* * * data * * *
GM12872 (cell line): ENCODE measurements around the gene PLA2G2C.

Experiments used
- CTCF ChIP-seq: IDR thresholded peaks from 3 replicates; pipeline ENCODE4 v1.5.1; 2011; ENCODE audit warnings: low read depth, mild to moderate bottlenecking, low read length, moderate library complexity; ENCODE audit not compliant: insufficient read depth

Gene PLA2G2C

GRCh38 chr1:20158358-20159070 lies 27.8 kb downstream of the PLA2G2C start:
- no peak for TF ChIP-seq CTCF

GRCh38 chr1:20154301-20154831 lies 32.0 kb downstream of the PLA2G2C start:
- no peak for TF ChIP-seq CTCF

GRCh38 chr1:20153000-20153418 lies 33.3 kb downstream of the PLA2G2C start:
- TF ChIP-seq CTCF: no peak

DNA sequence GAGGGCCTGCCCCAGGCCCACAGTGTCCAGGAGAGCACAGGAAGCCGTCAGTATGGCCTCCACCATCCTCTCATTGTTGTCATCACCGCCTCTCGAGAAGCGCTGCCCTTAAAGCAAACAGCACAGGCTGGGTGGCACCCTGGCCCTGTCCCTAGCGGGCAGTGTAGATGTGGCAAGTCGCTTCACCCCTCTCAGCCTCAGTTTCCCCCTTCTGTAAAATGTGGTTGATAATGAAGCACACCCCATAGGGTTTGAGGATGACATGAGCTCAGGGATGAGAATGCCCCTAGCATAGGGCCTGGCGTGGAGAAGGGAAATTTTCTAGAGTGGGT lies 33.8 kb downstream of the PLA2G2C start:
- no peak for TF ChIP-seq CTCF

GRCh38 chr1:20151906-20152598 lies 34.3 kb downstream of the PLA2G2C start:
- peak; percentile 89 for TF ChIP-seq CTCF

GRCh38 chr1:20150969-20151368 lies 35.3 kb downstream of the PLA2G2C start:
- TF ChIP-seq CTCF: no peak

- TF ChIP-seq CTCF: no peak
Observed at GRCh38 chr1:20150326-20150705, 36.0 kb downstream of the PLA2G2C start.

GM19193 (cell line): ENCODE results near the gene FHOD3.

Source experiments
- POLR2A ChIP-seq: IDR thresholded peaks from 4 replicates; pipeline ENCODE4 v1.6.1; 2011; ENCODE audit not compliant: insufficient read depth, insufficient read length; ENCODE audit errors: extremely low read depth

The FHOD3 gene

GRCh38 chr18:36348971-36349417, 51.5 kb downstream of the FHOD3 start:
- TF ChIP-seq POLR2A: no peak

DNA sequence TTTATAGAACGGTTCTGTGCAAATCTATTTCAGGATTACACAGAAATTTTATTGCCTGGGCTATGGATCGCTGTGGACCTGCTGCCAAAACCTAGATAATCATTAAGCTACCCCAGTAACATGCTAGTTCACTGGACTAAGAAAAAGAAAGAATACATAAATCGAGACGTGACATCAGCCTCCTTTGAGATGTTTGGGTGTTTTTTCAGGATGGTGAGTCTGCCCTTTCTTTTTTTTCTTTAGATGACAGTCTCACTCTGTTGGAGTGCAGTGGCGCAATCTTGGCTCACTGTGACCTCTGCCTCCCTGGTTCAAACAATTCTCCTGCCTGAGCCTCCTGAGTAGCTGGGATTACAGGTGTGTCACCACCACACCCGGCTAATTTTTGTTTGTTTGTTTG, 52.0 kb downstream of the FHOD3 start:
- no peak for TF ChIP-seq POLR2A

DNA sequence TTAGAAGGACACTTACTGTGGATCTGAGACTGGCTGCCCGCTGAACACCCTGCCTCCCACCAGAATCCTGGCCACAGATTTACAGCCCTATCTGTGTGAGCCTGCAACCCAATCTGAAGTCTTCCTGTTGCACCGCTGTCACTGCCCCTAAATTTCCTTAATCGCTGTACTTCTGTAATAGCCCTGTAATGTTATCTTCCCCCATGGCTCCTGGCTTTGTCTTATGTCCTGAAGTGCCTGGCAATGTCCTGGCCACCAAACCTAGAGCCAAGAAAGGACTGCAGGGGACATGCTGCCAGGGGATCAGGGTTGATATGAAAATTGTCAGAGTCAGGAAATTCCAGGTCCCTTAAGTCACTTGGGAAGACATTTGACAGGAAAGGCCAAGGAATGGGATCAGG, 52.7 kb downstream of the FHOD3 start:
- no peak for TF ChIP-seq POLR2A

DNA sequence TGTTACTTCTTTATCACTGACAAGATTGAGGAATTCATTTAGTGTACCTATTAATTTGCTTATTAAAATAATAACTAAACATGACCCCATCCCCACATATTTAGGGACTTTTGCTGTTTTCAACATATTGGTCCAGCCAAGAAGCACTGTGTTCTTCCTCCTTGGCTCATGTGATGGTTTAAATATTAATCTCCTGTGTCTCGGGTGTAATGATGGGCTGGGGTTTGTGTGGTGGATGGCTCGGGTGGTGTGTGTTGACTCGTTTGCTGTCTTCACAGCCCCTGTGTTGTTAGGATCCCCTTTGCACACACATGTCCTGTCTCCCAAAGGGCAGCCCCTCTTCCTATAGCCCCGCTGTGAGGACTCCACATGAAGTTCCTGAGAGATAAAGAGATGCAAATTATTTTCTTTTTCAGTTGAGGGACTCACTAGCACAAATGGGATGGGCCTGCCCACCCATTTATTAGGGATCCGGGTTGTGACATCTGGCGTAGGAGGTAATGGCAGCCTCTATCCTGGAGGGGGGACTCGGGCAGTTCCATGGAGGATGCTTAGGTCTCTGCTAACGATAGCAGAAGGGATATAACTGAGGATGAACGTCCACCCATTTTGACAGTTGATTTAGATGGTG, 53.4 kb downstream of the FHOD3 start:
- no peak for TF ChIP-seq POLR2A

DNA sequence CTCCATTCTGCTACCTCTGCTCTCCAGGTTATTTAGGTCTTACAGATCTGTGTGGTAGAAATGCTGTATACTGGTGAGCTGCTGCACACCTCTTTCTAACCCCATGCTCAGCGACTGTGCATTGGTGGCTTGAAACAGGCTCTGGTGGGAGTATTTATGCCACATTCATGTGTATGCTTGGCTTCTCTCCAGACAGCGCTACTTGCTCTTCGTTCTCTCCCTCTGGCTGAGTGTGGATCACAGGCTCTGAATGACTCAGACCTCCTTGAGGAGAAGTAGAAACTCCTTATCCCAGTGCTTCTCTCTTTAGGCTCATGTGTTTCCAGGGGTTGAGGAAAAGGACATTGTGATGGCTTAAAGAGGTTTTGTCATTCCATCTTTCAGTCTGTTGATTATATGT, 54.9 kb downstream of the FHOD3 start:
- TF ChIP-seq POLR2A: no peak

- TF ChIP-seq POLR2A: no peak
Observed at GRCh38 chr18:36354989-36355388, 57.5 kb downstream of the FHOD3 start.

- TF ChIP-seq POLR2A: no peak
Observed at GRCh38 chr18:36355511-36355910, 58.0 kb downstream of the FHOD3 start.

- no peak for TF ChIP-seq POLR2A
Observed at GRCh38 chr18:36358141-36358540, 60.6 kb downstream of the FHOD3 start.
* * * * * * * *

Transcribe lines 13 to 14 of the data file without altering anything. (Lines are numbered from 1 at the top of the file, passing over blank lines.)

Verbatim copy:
GRCh38 chr1:20151906-20152598 lies 34.3 kb downstream of the PLA2G2C start:
- peak; percentile 89 for TF ChIP-seq CTCF